LA WATCHDOG--On Friday, the Ad Hoc on the Summer Olympics Committee will meet to review the City’s and Los Angeles 2024 Exploratory Committee’s (“LA24”) bid to host the 2024 Summer Olympics. And without doubt, this seven member committee chaired by City Council President Herb Wesson will approve moving forward with submitting the well-conceived bid to the International Olympic Committee (“IOC”) on Friday, February 3.
After all, almost 90% of Angelenos support hosting the 2024 Summer Olympics.
But there is the issue of the City’s exposure to losses as our cash starved City will be required to indemnify the IOC and the United States Olympic Committee against any losses.
Based on the updated projections prepared by LA24 that have been reviewed in detail by KPMG and Miguel Santana, our trusted City Administrative Officer, the $5.3 billion Olympic budget has a Contingency Reserve of almost $500 million, representing over 10% of the $4.8 billion in expenditures. And this is after other contingency reserves built into the development of individual venues.
The updated budget is a vast improvement from the 2015 Budget as the Contingency Reserve increased to $491 million from $161 million.
The new budget ditched the building of a de novo Olympic Village on the site of Union Pacific’s Piggyback Yard. Instead, LA24 has made arrangements to use UCLA and USC dormitories, resulting in savings of an estimated $1 billion.
There are also considerable savings that LA24 is able to achieve by using existing venues, ranging from the Coliseum, the Rose Bowl, Staples, StubHub, Pauley Pavilion, Galen Center, and numerous other locations throughout Southern California.
The management has also fine-tuned its projections by developing a detailed, bottoms up financial model and benchmarked its “conservative” assumptions and results against the London 2012 Olympics and other mega events.
The City and LA have developed a Memorandum of Understanding (“MOU”) that protects the City’s coffers. Importantly, it calls for a $250 million Contingency Reserve to be funded prior to the beginning of the Games.
The MOU also requires LA24 to obtain insurance policies to cover natural disasters, terrorism, and event cancellation as well as coverage for “reduced ticket sales and other revenue sources should the events become less appealing.”
As a side note, the State will reinsure the City’s exposure by agreeing to absorb $250 million of losses, but only after the City has taken a hit of $250 million.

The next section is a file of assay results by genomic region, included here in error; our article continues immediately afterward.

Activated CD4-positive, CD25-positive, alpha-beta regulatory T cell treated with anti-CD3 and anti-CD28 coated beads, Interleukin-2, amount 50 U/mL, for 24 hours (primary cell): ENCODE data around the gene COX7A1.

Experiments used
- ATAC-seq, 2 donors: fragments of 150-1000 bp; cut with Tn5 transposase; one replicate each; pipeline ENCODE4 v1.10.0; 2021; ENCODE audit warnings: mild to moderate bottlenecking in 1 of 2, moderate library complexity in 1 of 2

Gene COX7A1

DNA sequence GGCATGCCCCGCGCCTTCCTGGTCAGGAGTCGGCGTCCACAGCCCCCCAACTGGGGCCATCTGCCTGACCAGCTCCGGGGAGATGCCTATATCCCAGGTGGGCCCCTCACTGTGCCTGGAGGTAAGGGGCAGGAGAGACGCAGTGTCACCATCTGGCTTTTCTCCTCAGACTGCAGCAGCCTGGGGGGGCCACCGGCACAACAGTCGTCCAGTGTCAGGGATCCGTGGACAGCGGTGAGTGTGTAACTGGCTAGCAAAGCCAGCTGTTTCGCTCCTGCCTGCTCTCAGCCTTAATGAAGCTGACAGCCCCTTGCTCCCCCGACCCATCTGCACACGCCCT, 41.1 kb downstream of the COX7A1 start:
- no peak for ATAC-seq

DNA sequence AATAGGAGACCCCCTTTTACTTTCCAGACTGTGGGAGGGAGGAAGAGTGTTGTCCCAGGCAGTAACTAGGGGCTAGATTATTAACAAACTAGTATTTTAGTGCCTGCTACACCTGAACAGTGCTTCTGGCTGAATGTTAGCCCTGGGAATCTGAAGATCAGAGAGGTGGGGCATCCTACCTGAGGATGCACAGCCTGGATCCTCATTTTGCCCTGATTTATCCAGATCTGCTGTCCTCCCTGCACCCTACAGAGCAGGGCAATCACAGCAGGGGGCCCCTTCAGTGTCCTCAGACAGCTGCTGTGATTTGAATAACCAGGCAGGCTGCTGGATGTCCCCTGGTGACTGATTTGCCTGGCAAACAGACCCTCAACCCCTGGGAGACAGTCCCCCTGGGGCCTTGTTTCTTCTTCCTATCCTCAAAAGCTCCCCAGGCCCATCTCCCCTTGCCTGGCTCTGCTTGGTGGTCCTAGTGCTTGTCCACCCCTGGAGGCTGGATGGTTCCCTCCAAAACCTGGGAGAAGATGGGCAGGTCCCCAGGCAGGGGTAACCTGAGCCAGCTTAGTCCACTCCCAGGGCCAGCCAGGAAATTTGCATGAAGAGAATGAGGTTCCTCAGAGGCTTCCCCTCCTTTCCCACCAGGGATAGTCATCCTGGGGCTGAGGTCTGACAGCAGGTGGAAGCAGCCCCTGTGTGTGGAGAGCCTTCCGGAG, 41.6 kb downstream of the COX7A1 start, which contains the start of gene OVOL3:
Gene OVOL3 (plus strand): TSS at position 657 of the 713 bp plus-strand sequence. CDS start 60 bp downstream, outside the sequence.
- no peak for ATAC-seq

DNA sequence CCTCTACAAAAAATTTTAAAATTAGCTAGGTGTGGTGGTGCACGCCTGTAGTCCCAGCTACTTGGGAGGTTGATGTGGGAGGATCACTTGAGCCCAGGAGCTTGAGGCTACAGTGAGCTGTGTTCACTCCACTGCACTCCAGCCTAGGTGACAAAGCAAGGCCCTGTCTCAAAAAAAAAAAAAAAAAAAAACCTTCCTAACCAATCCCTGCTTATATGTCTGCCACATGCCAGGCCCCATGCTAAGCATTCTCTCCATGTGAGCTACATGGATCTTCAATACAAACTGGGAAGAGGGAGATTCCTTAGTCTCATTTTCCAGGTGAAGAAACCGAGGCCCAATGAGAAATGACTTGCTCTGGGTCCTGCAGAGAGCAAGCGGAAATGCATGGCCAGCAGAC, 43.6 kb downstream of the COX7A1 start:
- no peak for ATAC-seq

The City will also be reimbursed for its incremental out-of-pocket costs for providing “enhanced municipal services” such as police, fire, sanitation, traffic, and parking control.
The MOU also allows the City to oversee the operations and finances of the Olympics by allocating one-sixth of positions on the Board of Directors and its committees to the City and by requiring LA24 to provide the City with timely financial information and other information.
However, the City’s requirement that LA24 comply with all applicable City laws and ordinances may result in significant cost increases because of its prevailing wage and work rule requirements, especially if it involves city-specific venues.
Hosting the Olympic Games will also increase economic output by around $11 billion, provide numerous full time jobs, and produce additional tax revenue according to a report prepared by Beacon Economics. On the other hand, the State’s Legislative Analyst stated that “some short-term economic gains in 2024 and in the years before the Games are likely. Lasting economic gains, however, appear unlikely.”
LA has an advantage over Paris and Budapest because we are “Games Ready.” This allows us to use our existing world class infrastructure to meet the goals of the Olympic 2020 Agenda which emphasize environmental sustainability and minimizing financial risk.
The IOC will announce its decision on September 13 in Lima.
And assuming we win the bid, as well should, then the hard work will begin as preparing for this mega event with so many moving parts over the next seven years will be a monumental task requiring excellent management.
But the City’s biggest risk is our own Elected Elite who do not have the common sense to leave well enough alone and let management do its job. Oversight is OK, but no day to day meddling, no interfering with operations, and no asking for favors or preferential treatment.
We also need to wary of mission creep where City Hall decides to accelerate numerous infrastructure projects that have the potential for cost overruns and delays that interfere with the success and finances of the Olympics.
LA24 has done a very good job of developing a plan that protects the City from financial loss. But LA24 and Angelenos must also protect the City’s coffers from our Elected Elite.
(Jack Humphreville writes LA Watchdog for CityWatch. He is the President of the DWP Advocacy Committee and is the Budget and DWP representative for the Greater Wilshire Neighborhood Council. He is a Neighborhood Council Budget Advocate. Jack is affiliated with Recycler Classifieds -- www.recycler.com. He can be reached at: firstname.lastname@example.org.)-cw